Structural Analysis: Six Categories
Cherry blossoms - Shelley and Tagore on time - Historical ages and periods
This includes any type of real or theoretical time frame: a momentary encounter, an hour, a day, a year, or any amount of time in the past or the future — from the Big Bang (or Creation) till the end of the universe (or Day of Judgment). This includes manipulations of linear time.
The following poem is by Ariwara Narihira, from the 10th C. collection The Kokinshu. Note how space and time intertwine: the falling of the blossoms suggests the progression of time; the randomness of their falling suggests the hazards of time and chance; the mention of clouds suggests some greater, later destination; and the path hidden by the falling blossoms suggests the more difficult movement of time which leads toward old age and death. The poet suggests that he wants the blossoms of the moment to cover up the future so that he doesn’t have to think about it.
Scatter at random, / O blossoms of the cherry, / and cloud the heavens, / so that you conceal the path / old age is said to follow.
Shelley and Tagore on Time
In the following poem, Shelley sees time in terms of the large spaces of the sea and in terms of the horrific power of a sea-monster. The ocean is linked to the monster by the brackish depths and by the powerful ebb and flow of the tides:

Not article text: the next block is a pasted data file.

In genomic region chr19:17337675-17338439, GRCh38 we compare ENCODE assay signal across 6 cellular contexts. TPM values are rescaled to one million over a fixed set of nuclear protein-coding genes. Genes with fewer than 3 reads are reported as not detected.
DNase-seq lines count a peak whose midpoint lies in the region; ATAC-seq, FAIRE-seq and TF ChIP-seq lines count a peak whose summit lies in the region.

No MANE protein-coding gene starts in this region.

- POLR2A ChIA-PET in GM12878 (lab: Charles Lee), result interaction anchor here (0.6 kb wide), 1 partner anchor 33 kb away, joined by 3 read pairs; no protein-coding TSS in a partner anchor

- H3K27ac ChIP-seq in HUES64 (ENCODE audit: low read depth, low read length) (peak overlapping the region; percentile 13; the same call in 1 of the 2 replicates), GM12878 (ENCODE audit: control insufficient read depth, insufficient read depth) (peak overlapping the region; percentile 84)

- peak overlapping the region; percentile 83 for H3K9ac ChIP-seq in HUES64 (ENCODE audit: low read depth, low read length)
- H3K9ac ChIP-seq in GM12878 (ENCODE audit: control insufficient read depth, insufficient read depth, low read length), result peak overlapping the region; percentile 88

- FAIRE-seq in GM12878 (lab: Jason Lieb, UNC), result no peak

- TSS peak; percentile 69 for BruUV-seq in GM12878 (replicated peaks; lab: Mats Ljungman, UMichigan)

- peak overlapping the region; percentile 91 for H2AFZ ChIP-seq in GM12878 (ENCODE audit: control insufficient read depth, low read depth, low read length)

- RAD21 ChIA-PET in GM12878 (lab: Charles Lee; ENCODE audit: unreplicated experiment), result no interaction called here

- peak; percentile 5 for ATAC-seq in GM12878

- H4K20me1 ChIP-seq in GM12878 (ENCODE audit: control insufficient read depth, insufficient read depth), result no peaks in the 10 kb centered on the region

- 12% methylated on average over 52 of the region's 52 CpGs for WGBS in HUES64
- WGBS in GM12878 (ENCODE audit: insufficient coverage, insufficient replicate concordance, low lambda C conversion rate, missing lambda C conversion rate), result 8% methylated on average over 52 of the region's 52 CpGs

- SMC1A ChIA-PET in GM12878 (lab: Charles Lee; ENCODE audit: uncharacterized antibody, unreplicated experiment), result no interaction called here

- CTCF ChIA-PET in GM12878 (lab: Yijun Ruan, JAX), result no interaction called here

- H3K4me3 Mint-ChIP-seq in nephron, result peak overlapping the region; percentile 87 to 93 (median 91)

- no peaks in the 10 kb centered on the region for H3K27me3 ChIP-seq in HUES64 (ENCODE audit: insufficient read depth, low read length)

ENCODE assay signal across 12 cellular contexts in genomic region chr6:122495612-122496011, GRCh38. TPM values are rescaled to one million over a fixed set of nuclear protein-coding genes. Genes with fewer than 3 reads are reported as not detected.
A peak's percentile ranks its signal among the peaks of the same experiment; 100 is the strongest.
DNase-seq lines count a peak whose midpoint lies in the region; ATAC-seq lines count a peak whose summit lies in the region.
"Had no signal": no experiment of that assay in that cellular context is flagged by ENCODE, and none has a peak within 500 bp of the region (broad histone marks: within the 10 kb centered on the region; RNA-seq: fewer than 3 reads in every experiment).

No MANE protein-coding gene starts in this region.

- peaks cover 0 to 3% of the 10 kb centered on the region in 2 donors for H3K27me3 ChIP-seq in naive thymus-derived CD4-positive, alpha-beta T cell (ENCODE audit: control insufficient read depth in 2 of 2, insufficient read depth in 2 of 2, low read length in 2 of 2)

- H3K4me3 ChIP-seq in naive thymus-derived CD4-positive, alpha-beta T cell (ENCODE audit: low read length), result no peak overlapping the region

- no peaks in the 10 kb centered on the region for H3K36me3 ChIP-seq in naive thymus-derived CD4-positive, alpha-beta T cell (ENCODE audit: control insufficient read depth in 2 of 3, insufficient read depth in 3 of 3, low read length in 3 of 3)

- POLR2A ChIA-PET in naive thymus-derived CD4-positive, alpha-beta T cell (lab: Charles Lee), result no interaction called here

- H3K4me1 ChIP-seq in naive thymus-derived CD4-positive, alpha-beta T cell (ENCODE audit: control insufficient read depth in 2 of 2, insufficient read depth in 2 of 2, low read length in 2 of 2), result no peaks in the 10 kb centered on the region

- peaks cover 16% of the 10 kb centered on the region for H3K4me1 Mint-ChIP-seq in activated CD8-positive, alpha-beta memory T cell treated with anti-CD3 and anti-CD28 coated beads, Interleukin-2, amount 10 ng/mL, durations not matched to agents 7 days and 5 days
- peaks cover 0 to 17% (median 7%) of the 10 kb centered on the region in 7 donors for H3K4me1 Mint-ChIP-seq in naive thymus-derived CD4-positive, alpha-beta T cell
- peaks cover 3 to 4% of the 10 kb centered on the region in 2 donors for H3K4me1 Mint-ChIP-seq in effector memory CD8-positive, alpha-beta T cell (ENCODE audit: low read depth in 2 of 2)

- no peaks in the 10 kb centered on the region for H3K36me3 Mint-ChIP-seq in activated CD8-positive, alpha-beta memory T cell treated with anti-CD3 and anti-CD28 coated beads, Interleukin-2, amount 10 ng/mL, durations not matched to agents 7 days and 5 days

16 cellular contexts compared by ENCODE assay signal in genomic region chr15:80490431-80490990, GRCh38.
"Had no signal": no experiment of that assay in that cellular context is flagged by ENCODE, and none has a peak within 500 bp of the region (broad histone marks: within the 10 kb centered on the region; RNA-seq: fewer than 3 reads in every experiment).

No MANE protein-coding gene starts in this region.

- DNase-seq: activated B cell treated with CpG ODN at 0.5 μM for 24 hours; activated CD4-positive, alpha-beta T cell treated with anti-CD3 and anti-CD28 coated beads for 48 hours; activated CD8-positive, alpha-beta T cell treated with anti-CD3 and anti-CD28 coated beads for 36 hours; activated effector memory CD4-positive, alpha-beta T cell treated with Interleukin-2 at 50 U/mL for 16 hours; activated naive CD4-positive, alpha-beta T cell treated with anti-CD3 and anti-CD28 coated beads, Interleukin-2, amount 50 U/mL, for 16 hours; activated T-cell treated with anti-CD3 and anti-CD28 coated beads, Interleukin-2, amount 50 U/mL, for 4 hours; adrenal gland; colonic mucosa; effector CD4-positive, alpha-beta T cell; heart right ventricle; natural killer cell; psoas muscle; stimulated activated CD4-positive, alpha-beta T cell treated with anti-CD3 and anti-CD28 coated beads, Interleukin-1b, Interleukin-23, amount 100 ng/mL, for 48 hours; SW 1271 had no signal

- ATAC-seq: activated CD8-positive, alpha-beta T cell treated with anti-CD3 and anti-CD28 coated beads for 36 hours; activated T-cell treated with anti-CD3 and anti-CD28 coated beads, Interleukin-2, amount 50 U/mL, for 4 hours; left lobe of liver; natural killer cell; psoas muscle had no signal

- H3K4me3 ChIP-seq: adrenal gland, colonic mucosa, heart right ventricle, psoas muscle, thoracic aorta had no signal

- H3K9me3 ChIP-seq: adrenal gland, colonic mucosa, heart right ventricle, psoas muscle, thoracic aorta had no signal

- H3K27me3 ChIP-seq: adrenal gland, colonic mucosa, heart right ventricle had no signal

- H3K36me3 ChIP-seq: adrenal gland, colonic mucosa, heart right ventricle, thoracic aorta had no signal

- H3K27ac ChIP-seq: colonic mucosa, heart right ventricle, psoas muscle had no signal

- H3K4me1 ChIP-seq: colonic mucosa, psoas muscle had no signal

Unfathomable Sea! whose waves are years,
Ocean of Time, whose waters of deep woe
Are brackish with the salt of human tears!
Thou shoreless flood, which in thy ebb and flow
Claspest the limits of mortality,
And sick of prey, yet howling on for more,
Vomitest thy wrecks on its inhospitable shore;
Treacherous in calm, and terrible in storm,
Who shall put forth on thee,
Shelley’s view of time is a grim one, unlike the positive view taken by the Bengali author and poet Rabindranath Tagore:
Time is endless in thy hands, my lord.
There is none to count thy minutes.
Days and nights pass and ages bloom and fade like flowers.
Thou knowest how to wait.
Thy centuries follow each other perfecting a small wild flower.
We have no time to lose,
and having no time we must scramble for a chance.
We are too poor to be late.
And thus it is that time goes by
while I give it to every querulous man who claims it,
and thine altar is empty of all offerings to the last.
At the end of the day I hasten in fear lest thy gate be shut;
but I find that yet there is time.
In writing about time, ask yourself why a writer sets up a particular time frame, and how this time frame affects character, conflict, theme, etc. For instance, imagine a film starting with a Wall Street executive about to put a bullet into her head. The director then takes the audience back to a beautiful summer day when the character was younger, happier, and lying on a lawn with her boyfriend. By manipulating linear time in this way the director is urging the viewer to examine the intervening time-frame with a clear purpose: to detect the causes which lead her to suicide. If she was once so happy, what made her want to kill herself? The director’s use of time might lead the viewer to examine her character (3), her relations with others (4), and her struggle with a particular problem or issue (5).
Other uses of time include flash-backs, historical references, moments where time seems to expand or contract, biography charting the course of a person’s life, jumping back and forth from the present to the past to set up a parallel between the two, comparing aspects of the present to a future time which is perfect (a utopia) or imperfect (a dystopia).